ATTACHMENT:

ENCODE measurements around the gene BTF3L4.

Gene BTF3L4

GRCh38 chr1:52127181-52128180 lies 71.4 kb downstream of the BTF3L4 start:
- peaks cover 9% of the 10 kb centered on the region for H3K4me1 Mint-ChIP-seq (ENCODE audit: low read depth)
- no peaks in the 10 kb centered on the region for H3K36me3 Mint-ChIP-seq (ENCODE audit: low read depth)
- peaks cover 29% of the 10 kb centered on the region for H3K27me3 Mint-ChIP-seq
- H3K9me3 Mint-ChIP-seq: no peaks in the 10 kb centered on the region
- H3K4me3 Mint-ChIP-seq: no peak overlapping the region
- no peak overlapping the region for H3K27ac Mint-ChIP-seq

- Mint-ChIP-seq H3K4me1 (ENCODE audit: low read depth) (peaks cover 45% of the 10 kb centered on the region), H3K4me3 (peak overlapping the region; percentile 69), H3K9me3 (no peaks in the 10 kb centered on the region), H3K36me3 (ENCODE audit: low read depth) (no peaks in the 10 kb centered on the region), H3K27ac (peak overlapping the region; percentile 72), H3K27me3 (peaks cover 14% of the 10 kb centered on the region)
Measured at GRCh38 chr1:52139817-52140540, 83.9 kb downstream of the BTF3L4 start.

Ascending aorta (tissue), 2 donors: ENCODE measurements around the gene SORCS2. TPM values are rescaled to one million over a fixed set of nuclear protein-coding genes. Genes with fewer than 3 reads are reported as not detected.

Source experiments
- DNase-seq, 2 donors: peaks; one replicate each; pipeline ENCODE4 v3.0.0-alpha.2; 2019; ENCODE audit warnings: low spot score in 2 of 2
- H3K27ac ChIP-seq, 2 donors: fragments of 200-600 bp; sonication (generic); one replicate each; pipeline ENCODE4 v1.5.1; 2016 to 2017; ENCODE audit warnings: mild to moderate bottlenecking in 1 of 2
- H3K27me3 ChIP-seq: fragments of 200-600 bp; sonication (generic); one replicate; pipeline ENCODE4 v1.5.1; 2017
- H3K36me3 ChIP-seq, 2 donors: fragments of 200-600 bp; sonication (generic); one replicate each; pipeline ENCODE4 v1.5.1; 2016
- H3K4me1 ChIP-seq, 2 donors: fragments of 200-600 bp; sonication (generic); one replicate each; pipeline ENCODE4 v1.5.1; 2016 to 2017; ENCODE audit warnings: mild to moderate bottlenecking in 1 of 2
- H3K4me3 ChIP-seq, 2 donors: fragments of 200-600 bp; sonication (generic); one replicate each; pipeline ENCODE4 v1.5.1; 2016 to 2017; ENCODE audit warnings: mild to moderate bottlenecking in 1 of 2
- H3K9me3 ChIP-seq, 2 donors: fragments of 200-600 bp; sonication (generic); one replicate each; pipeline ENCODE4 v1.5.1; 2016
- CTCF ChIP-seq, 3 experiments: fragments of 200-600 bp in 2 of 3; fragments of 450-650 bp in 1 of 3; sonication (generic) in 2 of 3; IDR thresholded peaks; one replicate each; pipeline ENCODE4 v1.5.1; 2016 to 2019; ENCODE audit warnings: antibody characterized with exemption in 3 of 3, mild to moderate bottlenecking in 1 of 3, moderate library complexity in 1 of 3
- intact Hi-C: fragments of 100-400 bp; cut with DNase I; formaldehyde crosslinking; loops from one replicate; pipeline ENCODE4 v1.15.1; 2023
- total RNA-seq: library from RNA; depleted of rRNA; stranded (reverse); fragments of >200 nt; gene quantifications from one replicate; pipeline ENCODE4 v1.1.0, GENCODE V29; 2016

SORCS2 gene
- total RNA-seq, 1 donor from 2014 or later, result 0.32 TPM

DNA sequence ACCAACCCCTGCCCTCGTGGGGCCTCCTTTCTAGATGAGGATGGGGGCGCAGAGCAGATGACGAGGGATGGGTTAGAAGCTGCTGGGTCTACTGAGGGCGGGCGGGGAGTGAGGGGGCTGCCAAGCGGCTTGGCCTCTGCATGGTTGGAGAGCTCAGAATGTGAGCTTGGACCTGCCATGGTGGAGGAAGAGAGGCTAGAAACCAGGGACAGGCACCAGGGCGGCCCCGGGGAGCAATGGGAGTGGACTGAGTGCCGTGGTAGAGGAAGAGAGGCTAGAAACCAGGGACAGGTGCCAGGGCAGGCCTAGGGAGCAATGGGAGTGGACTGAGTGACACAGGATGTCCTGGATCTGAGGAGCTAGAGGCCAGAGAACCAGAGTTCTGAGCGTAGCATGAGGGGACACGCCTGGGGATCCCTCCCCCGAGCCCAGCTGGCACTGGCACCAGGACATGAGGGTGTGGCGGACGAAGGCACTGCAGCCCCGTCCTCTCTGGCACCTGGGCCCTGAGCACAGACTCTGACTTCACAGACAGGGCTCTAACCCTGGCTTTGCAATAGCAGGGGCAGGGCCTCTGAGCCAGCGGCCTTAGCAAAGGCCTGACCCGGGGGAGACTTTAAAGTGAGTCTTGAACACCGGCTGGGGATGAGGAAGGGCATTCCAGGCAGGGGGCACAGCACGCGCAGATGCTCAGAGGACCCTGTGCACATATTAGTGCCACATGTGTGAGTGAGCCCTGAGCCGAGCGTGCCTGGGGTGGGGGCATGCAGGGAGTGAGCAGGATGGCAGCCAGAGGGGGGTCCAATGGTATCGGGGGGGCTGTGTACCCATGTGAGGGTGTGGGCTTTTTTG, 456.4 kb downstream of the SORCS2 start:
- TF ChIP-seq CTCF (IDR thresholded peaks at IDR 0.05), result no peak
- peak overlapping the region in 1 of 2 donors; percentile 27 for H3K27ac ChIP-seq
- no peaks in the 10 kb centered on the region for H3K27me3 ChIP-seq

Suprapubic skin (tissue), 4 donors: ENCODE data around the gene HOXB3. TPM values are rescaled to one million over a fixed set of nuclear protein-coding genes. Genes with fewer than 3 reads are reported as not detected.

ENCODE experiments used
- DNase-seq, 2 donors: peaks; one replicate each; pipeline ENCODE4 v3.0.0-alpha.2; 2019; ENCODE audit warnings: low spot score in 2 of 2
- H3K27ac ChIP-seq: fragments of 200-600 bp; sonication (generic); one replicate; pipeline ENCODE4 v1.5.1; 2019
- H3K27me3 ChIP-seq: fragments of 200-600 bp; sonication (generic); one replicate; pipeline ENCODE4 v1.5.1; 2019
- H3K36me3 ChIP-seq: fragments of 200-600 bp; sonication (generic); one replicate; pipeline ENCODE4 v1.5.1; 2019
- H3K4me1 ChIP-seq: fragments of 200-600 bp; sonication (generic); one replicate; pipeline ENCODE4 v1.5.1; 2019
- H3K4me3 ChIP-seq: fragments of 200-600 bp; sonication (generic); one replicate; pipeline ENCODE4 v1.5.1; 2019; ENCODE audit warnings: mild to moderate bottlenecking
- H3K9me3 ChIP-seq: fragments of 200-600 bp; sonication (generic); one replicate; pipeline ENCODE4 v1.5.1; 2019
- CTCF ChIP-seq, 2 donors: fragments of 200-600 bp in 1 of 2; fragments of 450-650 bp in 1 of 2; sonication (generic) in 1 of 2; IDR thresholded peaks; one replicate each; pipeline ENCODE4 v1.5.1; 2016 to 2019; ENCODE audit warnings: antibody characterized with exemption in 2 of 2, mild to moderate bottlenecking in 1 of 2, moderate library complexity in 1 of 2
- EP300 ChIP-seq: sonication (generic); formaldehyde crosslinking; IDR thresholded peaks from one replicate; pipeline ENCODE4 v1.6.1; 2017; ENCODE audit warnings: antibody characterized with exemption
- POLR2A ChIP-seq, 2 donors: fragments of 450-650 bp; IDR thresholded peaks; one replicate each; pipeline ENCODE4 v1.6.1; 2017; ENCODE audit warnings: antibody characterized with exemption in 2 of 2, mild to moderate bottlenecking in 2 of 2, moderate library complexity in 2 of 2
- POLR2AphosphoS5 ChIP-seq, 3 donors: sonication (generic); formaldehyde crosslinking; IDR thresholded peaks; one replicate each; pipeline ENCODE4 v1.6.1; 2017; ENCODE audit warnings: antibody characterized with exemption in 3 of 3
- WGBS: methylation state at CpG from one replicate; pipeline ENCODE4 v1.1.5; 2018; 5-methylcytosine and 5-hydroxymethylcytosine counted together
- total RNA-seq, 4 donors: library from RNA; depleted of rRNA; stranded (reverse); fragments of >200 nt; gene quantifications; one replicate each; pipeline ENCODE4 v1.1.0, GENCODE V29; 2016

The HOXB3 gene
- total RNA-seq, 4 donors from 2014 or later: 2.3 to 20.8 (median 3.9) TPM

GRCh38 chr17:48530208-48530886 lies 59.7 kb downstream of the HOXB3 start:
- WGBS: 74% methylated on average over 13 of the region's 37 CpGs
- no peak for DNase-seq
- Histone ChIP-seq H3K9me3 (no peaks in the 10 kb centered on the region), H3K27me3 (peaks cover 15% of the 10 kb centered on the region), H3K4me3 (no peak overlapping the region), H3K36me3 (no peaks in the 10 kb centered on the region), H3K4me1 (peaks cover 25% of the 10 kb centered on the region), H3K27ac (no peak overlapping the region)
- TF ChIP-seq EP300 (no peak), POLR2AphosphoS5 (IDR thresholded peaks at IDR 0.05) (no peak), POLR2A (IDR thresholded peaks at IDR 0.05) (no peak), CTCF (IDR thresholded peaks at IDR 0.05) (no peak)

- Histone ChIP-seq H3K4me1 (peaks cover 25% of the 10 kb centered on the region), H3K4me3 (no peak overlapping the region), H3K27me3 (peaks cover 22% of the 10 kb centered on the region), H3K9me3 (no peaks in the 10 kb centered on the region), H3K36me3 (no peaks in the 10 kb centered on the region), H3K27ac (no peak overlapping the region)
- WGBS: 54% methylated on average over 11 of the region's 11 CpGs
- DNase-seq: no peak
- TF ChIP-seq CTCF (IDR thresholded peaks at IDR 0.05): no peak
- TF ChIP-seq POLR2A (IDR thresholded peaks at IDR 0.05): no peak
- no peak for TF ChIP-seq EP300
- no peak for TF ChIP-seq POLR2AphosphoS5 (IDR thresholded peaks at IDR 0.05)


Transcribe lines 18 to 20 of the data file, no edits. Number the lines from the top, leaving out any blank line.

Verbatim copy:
- H3K4me1 ChIP-seq, 2 donors: fragments of 200-600 bp; sonication (generic); one replicate each; pipeline ENCODE4 v1.5.1; 2016 to 2017; ENCODE audit warnings: mild to moderate bottlenecking in 1 of 2
- H3K4me3 ChIP-seq, 2 donors: fragments of 200-600 bp; sonication (generic); one replicate each; pipeline ENCODE4 v1.5.1; 2016 to 2017; ENCODE audit warnings: mild to moderate bottlenecking in 1 of 2
- H3K9me3 ChIP-seq, 2 donors: fragments of 200-600 bp; sonication (generic); one replicate each; pipeline ENCODE4 v1.5.1; 2016